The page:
Charles J. Yeo, MD
Chair, Department of Surgery
Samuel D. Gross Professor
PGY 1 year starts June 20th and ends June 19th of the following year. PGY 2 through 5 start July 1 and ends June 30 of the following year
At the beginning, the program emphasizes basic preoperative and post operative care, critical-care, basic surgical technique and intraoperative management.
The program requires first-year residents to take the following courses before the start of clinical rotations (offered as part of intern orientation):
- Advanced Trauma Life Support Course (ATLS) of the American College of Surgeons, and
- Advanced Cardiac Life Support Course (ACLS) of the American Heart Association
Residents rotate on each of the general surgery rotations. Most of the year is spent at Thomas Jefferson University Hospital. However, two months are spent at affiliated hospitals giving residents exposure to a broad range of surgical practices. There is ample opportunity to perform cases in the operating room and to build necessary, basic operative skills. Every resident spends a month in the surgical intensive care unit and surgical cardiac care unit where, with appropriate supervision of senior residents and faculty, they learn to assess and manage critically ill patients.
In order to be in compliance with the 80 hour work week, we have a night float system whereby 1 month of the PGY 1 year is spent covering first call from 5 PM to 6 AM on the surgical services.
Throughout the year, faculty members emphasize one-on-one interaction, offering personal instruction and supervision to each resident.
- General – TJUH 8 weeks
- General – Affiliates 8 weeks
- Colorectal – TJUH 4 weeks
- Plastics – TJUH 4 weeks
- Thoracic – TJUH 4 weeks
- Transplant – TJUH 4 weeks
- Trauma/Acute Care – TJUH 4 weeks
- Vascular – TJUH 4 weeks
- Cardiac ICU – TJUH 4 weeks
- SICU - TJUH 4 weeks
- Night Float – TJUH 4 weeks
During the second year, residents continue to refine their basic skills. Four and a half months are spent on the general surgery services both at Jefferson and the affiliates and one and a half months are spent on the busy trauma service. Another one and a half months are spent as the “chief” of the surgical intensive care unit. Residents have an opportunity to gain valuable hands-on experience with resuscitation, evaluation and operation and subsequent critical care management of severely injured and post-operative patients.
- General – TJUH 6 weeks
- General – Affiliates 12 weeks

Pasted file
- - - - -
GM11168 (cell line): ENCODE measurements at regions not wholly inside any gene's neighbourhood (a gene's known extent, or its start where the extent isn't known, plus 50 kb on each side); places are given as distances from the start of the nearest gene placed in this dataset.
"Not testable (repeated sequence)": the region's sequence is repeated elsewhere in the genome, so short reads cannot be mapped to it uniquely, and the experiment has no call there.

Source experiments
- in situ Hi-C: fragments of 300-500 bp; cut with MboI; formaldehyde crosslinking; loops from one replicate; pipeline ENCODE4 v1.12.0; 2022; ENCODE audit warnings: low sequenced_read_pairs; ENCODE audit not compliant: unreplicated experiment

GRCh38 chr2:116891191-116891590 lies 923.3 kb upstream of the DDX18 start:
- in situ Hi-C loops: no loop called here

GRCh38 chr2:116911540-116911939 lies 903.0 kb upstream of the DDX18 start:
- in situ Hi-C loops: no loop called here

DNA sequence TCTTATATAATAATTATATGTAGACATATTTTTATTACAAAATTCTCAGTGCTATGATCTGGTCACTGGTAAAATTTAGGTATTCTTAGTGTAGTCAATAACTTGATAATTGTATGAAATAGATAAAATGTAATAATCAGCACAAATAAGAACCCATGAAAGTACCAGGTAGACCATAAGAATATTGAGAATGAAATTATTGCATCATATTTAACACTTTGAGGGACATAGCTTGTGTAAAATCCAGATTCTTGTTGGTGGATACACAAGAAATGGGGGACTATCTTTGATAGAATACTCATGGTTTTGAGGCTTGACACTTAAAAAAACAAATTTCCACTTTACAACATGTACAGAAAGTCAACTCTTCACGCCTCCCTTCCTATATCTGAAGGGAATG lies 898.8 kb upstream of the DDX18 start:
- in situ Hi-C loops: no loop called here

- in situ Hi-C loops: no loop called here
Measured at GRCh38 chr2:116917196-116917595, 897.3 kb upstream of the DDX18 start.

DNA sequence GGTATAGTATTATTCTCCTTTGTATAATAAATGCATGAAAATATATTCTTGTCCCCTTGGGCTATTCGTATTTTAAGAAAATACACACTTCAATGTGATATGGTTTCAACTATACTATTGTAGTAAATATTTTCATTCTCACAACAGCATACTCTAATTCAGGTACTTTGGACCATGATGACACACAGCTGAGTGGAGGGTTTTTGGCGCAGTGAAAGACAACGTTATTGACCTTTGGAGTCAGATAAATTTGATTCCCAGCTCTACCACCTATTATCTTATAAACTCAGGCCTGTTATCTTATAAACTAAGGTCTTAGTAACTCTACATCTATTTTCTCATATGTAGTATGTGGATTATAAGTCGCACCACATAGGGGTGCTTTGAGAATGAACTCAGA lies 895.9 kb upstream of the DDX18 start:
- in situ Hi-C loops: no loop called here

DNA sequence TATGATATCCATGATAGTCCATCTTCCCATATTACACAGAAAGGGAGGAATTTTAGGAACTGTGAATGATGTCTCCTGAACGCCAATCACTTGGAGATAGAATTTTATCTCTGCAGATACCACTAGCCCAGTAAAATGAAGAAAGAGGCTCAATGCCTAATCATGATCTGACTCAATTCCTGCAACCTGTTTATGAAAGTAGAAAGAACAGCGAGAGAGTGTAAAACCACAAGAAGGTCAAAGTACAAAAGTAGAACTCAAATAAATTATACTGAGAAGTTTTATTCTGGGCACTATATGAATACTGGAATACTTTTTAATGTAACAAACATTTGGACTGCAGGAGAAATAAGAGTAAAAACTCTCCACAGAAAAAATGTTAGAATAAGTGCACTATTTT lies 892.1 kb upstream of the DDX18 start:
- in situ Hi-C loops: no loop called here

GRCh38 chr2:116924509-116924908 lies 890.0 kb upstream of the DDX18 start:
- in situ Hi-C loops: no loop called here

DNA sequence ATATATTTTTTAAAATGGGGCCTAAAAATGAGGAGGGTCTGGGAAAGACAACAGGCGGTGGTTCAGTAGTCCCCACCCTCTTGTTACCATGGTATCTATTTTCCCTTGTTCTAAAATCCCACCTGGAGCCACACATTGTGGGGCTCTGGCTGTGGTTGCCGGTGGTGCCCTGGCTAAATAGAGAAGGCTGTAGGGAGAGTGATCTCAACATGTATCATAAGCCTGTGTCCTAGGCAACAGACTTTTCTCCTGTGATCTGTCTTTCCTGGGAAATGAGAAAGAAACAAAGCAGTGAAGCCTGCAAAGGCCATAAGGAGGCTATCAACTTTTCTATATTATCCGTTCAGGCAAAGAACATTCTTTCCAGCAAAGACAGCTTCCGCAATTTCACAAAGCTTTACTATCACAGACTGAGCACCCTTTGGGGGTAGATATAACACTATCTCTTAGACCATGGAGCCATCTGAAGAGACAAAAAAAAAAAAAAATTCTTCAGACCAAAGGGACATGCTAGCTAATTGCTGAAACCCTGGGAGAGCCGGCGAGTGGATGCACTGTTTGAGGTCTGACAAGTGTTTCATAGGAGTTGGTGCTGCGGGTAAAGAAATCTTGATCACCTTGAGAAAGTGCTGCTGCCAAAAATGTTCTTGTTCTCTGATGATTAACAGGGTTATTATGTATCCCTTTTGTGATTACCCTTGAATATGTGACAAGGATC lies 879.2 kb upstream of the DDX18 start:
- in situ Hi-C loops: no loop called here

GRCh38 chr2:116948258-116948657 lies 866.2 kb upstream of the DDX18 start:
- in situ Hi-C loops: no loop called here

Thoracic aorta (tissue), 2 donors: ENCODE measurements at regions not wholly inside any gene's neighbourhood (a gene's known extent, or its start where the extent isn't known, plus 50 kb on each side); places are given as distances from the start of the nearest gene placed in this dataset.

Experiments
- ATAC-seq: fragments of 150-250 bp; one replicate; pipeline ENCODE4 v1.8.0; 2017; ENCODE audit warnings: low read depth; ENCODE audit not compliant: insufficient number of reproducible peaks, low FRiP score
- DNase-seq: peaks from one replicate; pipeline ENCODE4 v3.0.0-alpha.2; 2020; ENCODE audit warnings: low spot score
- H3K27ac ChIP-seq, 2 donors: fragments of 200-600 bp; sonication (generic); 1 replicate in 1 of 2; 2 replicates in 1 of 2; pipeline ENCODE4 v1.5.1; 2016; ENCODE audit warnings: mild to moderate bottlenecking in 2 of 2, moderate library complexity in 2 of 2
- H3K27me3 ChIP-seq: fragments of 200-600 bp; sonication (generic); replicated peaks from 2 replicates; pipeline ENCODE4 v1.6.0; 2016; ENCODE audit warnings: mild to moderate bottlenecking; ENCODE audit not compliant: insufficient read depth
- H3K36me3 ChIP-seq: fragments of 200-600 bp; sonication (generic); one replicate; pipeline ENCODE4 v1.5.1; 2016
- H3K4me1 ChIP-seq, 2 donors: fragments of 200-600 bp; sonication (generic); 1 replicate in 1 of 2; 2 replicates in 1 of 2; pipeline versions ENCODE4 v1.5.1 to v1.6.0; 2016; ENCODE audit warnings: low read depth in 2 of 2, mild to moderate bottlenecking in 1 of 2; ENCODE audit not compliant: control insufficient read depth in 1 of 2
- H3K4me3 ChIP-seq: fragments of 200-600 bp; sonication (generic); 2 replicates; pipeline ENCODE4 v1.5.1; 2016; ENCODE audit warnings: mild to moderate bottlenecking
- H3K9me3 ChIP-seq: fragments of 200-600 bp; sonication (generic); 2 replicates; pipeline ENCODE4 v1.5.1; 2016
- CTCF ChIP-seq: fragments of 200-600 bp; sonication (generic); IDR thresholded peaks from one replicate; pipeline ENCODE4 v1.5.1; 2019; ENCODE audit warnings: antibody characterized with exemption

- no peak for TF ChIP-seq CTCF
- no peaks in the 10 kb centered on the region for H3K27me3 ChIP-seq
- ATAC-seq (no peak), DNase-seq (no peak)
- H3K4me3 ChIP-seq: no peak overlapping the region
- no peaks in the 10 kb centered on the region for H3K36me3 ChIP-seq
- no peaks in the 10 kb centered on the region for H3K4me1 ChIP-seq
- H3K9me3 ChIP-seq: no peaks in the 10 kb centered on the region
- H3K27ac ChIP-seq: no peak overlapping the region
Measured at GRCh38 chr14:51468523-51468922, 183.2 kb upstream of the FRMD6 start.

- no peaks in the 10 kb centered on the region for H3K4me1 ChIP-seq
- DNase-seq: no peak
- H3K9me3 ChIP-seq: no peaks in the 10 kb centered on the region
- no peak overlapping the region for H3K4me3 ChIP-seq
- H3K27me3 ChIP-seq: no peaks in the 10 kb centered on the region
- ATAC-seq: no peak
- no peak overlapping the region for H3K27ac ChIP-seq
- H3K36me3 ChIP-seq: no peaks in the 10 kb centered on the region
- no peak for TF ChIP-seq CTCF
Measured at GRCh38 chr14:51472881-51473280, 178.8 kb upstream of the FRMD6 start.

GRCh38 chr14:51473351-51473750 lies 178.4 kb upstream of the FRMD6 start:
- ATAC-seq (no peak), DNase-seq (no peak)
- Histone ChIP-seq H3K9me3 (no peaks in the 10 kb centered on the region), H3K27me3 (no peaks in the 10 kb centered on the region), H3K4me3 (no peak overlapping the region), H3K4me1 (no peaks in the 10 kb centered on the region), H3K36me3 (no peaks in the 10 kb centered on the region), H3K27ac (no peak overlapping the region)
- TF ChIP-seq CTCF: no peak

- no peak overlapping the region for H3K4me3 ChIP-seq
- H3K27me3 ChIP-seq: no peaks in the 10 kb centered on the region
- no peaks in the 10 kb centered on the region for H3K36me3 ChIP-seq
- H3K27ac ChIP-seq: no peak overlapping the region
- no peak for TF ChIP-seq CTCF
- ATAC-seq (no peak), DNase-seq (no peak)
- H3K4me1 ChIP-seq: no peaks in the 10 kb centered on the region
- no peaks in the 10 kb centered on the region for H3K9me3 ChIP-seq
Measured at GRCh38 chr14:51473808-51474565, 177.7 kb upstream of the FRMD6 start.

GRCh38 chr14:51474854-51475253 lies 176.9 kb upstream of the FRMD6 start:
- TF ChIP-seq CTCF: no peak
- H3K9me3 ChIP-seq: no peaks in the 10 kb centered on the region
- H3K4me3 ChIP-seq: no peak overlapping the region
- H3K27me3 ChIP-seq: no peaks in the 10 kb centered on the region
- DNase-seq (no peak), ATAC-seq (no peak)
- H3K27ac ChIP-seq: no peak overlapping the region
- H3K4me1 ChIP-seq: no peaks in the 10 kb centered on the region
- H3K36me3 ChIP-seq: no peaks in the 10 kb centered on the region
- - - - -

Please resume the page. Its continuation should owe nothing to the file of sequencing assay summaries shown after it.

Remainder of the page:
- Plastics – TJUH 6 weeks
- Breast – TJUH 6 weeks
- Trauma – TJUH 6 weeks
- Cardiac ICU – TJUH 6 weeks
- SICU – TJUH 6 weeks
- Cross Cover/Vacation – 6 weeks
Residents spend one to two years in the laboratory and usually work in one of the laboratories within the Department. The purpose of this year is to educate residents in the principles and practices of surgical research and assist them in obtaining high quality fellowships. This year is typically added after the third clinical year but may be after the second year.
PGY 3 & 4
Residents devote time in the third and fourth years to general surgery. Senior residents have primary responsibility for all preoperative evaluation and postoperative patient care.
Under the close supervision of attending faculty, they assist with and perform operations of increasing complexity both at Jefferson and its affiliates, including pediatric surgery at the Nemours/Alfred I. DuPont Hospital for Children. Instructors give residents further exposure to colorectal surgery, fiberoptic endoscopy, vascular and thoracic surgery, transplantation and trauma.
- General – Affiliates 2 months
- Colorectal – TJUH 2 months
- Vascular – TJUH 2 months
- Pediatric – A.I. duPont 2 months
- Night Float – TJUH 2 months
- Transplant – TJUH 1 month
- General – TJUH 4 months
- Trauma/Acute Care – TJUH 4 months
- Thoracic – TJUH 2 months
- Cross Cover/Vacation– TJUH 2 months
Residents serve as one of six chief residents in the final phase of training. On each rotation and surgical service, the chief resident is directly responsible for managing all patients, preoperatively, intraoperatively and postoperatively.
In the last year, residents reach a new level of maturity in surgical decision making and technical proficiency. They finish the six-year program with an average of 1100 to 1300 cases as an operating surgeon. By the end of the program, each resident is encouraged to have produced at least one publication per year of residency worthy of acceptance in a peer reviewed journal.
- General – TJUH 4 months
- General – Affiliates 4 months
- Surgical Oncology/Hepatobiliary – TJUH 2 months
- Trauma – 2 months
We participate in the National Residency Match Program and utilize the Electronic Residency Application Service (ERAS).
Charles J. Yeo, MD
Karen Chojnacki, MD
Francesco Palazzo, MD
Associate Program Director
Donna Guinto, CTAGME